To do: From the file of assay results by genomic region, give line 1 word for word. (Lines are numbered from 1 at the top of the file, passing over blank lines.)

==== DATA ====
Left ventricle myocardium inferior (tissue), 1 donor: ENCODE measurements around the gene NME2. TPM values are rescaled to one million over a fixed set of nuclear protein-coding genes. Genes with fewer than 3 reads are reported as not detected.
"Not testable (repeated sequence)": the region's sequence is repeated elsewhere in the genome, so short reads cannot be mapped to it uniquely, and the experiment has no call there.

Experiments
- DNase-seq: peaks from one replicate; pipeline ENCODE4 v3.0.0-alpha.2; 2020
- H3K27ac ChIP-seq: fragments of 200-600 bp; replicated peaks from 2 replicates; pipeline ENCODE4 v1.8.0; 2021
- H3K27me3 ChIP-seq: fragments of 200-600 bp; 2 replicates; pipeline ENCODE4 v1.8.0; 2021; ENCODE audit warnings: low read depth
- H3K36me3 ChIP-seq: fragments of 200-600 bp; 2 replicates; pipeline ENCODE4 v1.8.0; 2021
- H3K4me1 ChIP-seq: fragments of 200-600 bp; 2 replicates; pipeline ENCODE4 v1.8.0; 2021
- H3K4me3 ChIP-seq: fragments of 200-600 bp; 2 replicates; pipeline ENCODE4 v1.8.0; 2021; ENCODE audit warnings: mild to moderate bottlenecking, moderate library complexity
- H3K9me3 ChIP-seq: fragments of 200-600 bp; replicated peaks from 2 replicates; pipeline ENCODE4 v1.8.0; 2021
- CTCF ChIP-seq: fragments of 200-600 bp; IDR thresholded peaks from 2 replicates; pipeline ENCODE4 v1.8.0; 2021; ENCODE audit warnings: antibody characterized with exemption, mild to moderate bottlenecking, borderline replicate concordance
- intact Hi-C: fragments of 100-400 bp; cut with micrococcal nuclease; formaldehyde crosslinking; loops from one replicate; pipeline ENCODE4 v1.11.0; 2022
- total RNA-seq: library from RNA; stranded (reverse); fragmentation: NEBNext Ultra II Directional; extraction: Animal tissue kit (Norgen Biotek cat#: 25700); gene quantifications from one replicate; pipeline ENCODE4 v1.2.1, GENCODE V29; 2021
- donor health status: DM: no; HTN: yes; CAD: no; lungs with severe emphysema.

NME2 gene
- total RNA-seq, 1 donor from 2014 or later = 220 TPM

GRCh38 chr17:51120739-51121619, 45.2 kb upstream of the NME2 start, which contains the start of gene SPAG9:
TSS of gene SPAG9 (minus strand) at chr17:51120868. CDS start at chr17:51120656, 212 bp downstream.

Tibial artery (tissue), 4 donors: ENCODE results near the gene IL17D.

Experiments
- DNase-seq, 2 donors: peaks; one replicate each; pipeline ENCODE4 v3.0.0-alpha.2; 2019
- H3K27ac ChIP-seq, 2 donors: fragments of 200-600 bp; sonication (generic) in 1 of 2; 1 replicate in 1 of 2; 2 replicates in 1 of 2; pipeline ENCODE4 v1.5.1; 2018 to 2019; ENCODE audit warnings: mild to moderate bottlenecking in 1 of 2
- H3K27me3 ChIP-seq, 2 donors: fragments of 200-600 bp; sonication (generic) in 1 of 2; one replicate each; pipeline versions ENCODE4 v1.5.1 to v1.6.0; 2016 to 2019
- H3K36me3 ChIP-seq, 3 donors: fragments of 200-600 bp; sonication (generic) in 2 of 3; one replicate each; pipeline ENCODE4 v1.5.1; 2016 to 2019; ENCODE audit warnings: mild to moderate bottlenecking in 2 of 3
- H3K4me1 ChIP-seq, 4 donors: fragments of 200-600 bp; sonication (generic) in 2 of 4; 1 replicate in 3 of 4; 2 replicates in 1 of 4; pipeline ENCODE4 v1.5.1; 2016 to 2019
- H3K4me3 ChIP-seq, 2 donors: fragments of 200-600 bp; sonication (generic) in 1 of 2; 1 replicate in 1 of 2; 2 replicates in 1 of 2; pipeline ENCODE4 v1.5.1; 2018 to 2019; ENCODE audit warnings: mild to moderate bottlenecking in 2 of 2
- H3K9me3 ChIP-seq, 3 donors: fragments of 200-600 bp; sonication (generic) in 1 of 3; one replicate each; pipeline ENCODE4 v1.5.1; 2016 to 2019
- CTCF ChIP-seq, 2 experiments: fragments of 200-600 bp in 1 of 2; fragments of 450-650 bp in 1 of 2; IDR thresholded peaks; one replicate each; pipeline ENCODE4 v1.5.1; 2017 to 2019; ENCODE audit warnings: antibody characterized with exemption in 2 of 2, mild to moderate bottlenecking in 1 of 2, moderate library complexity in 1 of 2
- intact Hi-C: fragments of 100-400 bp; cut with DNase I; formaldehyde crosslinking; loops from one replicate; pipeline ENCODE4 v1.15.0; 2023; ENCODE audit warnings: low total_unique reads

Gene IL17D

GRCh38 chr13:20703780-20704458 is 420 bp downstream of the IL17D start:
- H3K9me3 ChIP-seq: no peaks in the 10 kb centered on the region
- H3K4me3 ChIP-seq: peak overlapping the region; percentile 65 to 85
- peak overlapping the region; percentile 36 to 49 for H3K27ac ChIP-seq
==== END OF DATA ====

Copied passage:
Left ventricle myocardium inferior (tissue), 1 donor: ENCODE measurements around the gene NME2. TPM values are rescaled to one million over a fixed set of nuclear protein-coding genes. Genes with fewer than 3 reads are reported as not detected.